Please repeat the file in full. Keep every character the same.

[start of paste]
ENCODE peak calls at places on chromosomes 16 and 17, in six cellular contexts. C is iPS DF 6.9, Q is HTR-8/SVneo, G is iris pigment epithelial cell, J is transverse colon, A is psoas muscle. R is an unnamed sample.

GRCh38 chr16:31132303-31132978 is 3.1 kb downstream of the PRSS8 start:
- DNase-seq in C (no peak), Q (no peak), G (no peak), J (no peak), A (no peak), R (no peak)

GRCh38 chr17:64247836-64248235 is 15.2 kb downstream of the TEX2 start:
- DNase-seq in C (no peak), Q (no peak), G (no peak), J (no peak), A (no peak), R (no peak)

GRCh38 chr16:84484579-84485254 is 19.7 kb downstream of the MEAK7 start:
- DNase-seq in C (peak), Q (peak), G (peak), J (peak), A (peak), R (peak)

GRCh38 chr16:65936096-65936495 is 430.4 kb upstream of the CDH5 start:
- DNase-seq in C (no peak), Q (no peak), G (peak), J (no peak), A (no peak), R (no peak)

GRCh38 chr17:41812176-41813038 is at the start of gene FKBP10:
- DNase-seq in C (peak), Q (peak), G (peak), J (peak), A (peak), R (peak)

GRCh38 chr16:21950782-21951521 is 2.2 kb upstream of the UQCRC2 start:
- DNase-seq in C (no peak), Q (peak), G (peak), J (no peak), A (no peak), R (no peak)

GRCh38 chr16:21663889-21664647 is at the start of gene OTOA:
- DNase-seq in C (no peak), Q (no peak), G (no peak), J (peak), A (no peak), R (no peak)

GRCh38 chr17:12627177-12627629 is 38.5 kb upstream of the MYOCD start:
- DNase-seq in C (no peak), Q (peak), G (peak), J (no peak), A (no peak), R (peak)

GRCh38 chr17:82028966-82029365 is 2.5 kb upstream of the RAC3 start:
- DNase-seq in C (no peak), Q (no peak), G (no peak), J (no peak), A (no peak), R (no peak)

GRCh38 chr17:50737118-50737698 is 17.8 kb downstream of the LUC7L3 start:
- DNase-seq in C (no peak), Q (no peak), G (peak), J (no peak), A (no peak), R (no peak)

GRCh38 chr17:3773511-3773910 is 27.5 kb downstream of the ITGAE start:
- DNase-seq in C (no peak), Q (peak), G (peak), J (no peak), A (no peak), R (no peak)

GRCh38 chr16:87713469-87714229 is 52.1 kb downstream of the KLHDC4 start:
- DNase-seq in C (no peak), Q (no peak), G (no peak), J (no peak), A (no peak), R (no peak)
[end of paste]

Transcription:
ENCODE peak calls at places on chromosomes 16 and 17, in six cellular contexts. C is iPS DF 6.9, Q is HTR-8/SVneo, G is iris pigment epithelial cell, J is transverse colon, A is psoas muscle. R is an unnamed sample.

GRCh38 chr16:31132303-31132978 is 3.1 kb downstream of the PRSS8 start:
- DNase-seq in C (no peak), Q (no peak), G (no peak), J (no peak), A (no peak), R (no peak)

GRCh38 chr17:64247836-64248235 is 15.2 kb downstream of the TEX2 start:
- DNase-seq in C (no peak), Q (no peak), G (no peak), J (no peak), A (no peak), R (no peak)

GRCh38 chr16:84484579-84485254 is 19.7 kb downstream of the MEAK7 start:
- DNase-seq in C (peak), Q (peak), G (peak), J (peak), A (peak), R (peak)

GRCh38 chr16:65936096-65936495 is 430.4 kb upstream of the CDH5 start:
- DNase-seq in C (no peak), Q (no peak), G (peak), J (no peak), A (no peak), R (no peak)

GRCh38 chr17:41812176-41813038 is at the start of gene FKBP10:
- DNase-seq in C (peak), Q (peak), G (peak), J (peak), A (peak), R (peak)

GRCh38 chr16:21950782-21951521 is 2.2 kb upstream of the UQCRC2 start:
- DNase-seq in C (no peak), Q (peak), G (peak), J (no peak), A (no peak), R (no peak)

GRCh38 chr16:21663889-21664647 is at the start of gene OTOA:
- DNase-seq in C (no peak), Q (no peak), G (no peak), J (peak), A (no peak), R (no peak)

GRCh38 chr17:12627177-12627629 is 38.5 kb upstream of the MYOCD start:
- DNase-seq in C (no peak), Q (peak), G (peak), J (no peak), A (no peak), R (peak)

GRCh38 chr17:82028966-82029365 is 2.5 kb upstream of the RAC3 start:
- DNase-seq in C (no peak), Q (no peak), G (no peak), J (no peak), A (no peak), R (no peak)

GRCh38 chr17:50737118-50737698 is 17.8 kb downstream of the LUC7L3 start:
- DNase-seq in C (no peak), Q (no peak), G (peak), J (no peak), A (no peak), R (no peak)

GRCh38 chr17:3773511-3773910 is 27.5 kb downstream of the ITGAE start:
- DNase-seq in C (no peak), Q (peak), G (peak), J (no peak), A (no peak), R (no peak)

GRCh38 chr16:87713469-87714229 is 52.1 kb downstream of the KLHDC4 start:
- DNase-seq in C (no peak), Q (no peak), G (no peak), J (no peak), A (no peak), R (no peak)